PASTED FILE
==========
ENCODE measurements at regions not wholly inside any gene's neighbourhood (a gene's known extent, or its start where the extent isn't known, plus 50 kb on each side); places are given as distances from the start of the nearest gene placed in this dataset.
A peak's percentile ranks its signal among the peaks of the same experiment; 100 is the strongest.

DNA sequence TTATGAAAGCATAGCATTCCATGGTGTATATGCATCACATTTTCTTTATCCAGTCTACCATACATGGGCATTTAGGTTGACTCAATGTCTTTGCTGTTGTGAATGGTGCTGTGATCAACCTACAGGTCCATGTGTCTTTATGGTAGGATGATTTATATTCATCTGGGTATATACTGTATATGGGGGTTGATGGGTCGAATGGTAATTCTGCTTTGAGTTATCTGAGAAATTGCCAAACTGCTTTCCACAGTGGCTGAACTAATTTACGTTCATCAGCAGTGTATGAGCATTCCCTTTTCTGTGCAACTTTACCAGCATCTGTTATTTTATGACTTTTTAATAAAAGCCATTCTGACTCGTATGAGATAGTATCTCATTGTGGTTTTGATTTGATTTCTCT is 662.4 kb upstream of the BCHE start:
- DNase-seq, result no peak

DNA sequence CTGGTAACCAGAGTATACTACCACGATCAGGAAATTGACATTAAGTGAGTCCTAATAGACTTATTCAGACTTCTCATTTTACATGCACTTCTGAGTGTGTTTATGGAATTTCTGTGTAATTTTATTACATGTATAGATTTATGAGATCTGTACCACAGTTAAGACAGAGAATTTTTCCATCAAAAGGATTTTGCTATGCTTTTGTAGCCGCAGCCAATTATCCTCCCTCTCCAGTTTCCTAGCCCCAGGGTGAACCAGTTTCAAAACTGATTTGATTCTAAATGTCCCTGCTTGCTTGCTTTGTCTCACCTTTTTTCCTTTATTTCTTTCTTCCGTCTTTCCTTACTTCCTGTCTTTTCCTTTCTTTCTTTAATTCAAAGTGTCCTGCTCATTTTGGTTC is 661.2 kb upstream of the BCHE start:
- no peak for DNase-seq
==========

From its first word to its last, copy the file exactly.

ENCODE measurements at regions not wholly inside any gene's neighbourhood (a gene's known extent, or its start where the extent isn't known, plus 50 kb on each side); places are given as distances from the start of the nearest gene placed in this dataset.
A peak's percentile ranks its signal among the peaks of the same experiment; 100 is the strongest.

DNA sequence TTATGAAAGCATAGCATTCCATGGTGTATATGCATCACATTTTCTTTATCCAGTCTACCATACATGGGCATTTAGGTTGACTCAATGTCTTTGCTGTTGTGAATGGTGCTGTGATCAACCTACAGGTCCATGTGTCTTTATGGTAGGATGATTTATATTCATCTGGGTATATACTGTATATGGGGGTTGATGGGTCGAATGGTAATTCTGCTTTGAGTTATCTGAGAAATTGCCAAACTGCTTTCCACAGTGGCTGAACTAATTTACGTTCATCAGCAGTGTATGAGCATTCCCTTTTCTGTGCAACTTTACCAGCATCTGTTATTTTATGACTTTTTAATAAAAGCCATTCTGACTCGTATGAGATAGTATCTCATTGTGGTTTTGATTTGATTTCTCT is 662.4 kb upstream of the BCHE start:
- DNase-seq, result no peak

DNA sequence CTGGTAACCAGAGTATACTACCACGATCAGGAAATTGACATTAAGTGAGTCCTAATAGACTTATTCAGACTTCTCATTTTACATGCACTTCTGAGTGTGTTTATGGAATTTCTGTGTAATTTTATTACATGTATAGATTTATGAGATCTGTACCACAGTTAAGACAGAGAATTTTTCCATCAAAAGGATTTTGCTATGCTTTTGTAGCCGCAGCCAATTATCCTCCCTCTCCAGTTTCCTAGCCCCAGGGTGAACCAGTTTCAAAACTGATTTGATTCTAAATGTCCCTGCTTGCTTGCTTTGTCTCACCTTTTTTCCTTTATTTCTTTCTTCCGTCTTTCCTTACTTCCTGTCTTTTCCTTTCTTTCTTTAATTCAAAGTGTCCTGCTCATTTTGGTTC is 661.2 kb upstream of the BCHE start:
- no peak for DNase-seq